response. He complimented the speaker
who had preceded him, said our political
and social development was tho result of
diverse forces and spontaneous move
ments. that in the North education had
been a fundamental principle from the
first, but our methods have not kept pace
with its development. Teachers Institutes
originated in New York State, had spread
all over the country and were doing a
great work, ho thanked the people of
Butler lor their warm reception and com
plemented the town in its improvements,
spoke of the advance in the arts and
sciences and said that 200,000 patents
were granted last year, and that American
machinery was encountered all over the
world; said the teacher's duties isolated
him from other teachers, but that concert
of action would improve them inorallj and
intellectually; he referred to Dr. Luc keys
criticisms on the old school books and said
they had set the teachers thinking, that
the old oral spelling was going out, and
that language reform was marching to
victory; thinks a child's faculties should
be developed harmoniously; said that one
hundred and ninety-three million dollars
are spent annually in this country on the
Public Schools as compared with ono
hundred and forty-five millions in all
Europe, and that this expenditure paid us
in making good citizens, that education
here was free to all, that the curse of gold
might destroy the virtue of legislatures,
but when it destroyed our public schools
our liberties would be gone forever, thai
there are 361,000 teachers in the United
States; that teachers should educate
themselves by reading, and that now oc
casions taught new'duties.
A recess was then taken during which
the enrollment was completed,and the Snp't
si ated to the teachers that a report of their
attendance would be furnished to each
Board of Directors in the county; after
which the regular exercises as set torth
in the program were taken up*
During the session of Tresday Mr. E. E
McCall, spoke against corporal punishment
in schools and also against adopting a code
of rules. His arguments were good.
Mr. J. W. Humphrey spoke of the teach
ers opportunities for self imprvement.
Which he thinks are many. His address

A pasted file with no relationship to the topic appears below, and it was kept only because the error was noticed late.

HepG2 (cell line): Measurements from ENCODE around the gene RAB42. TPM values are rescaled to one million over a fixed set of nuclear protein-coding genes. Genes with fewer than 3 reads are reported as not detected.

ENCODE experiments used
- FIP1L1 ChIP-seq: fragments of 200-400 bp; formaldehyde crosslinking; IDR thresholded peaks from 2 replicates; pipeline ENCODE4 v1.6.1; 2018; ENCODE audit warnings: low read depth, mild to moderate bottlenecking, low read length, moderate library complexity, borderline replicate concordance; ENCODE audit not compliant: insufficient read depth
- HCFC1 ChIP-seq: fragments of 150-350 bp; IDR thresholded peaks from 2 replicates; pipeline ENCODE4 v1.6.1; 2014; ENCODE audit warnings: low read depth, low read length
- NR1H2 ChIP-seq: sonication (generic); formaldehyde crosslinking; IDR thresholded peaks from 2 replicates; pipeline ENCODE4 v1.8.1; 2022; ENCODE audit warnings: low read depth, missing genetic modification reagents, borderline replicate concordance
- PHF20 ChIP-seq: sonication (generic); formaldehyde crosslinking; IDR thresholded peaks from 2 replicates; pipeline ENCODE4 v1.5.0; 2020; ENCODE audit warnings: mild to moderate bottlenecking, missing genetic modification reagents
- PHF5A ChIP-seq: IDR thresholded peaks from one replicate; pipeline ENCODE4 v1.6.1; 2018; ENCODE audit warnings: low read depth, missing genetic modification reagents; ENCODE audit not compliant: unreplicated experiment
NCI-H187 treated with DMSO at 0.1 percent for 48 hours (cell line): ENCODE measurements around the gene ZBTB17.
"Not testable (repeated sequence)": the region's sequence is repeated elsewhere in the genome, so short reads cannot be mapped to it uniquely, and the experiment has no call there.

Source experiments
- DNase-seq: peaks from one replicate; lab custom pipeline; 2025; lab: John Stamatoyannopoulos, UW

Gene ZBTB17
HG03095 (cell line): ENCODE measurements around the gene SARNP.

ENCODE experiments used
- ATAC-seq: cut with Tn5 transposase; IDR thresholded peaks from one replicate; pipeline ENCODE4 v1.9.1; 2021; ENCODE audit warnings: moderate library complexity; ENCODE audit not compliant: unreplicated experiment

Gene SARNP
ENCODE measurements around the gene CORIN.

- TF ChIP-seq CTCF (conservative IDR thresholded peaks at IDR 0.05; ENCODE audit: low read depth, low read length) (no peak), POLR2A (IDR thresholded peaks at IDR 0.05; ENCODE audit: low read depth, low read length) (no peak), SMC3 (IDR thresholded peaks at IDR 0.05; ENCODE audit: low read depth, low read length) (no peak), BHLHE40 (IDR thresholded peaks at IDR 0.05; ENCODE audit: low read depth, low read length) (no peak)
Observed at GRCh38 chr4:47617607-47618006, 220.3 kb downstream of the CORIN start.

was well prepared, and his delivery excel
Maggie Crawford,iu a pleasing essay, ad
vocated an abundance of good literature in
the Public Schools.
The lecture,that evening,by Dr. John B.
DeMotte, was one of the best ever deliv
ered in Butler. He gave his audience an
idea of the effort now being made to de
velop electrical force, which was interest
ing; and followed that by some exception
ally pointed remarks on morality. His
closing sentence "Have a reverence for
yourself, will probably be remembered by
all present.
On Wednesday morning Mr. Frank
Knoch took tbe place of T. H. Eiinesatthe
informal ipeeting. and introduced the sub
ject of language which was discussed by
Prof. Mackey, Lensner and others.
Howard Painter advocated the teaching
of the causes and effects of historical
events rather than the dry facts, aud made
a very good argument.
G- W. Kennedy illustrated the rules ot
primary arithmetic, and G. I Wilson spoke
of the opportunities the teacher has of do
ing good iu connection with his teaching.
The Professional instructors this year are
good, the teachers speaking especially of
Dr. White and Miss Grit?wold, and all tbe
teachers who have taken part have done
The whistling match that evening by
tbe Eellogg Co., was held in the new
Opera House.
Clarence Caldwell presided at the in
formal meeting of Thursday morning,
and the subjects discussed all appertained
to practical teaching.
The directors meeting is being held this
(Thursday) afternoon, and we will make a
note of it in next paper.
The Institute has been a very successful
—The People's Stdte at No. 323,5.
Main St. is closing out a stock of
shoes and rubbers regardless of cost.
—Take your children to Zuver's
Gallery for Pictures that suit
you. Postoffice building.
Best place to buy Table Linens,
Napkins and Towels at
—lce cream furnished in any
quantity, for parties, by the City
—Corsets, gloves, hosiery; hand
erchiefs and veiling D. T. PAPE.
—Wheeler & Wilson and kStan
dard Sewing Machines at
No. 122 N. Main St., Butler, Pa
—NOTICE— You can select your
Holiday Goods and call for them
when wanted, at
—Fine selections of Albnms, Work
Boxes, Toilet Cases, &c, &c. at
—Pupils' Monthly Reports, one
cent each, for sale at CITIZEN office
—When you visit your friends
during tbe Holidays go Via the P. S.
& L E. R. R. One fare for the
round trip Dec. 23d to Jan. Ist in
clusive. Tickets good for returning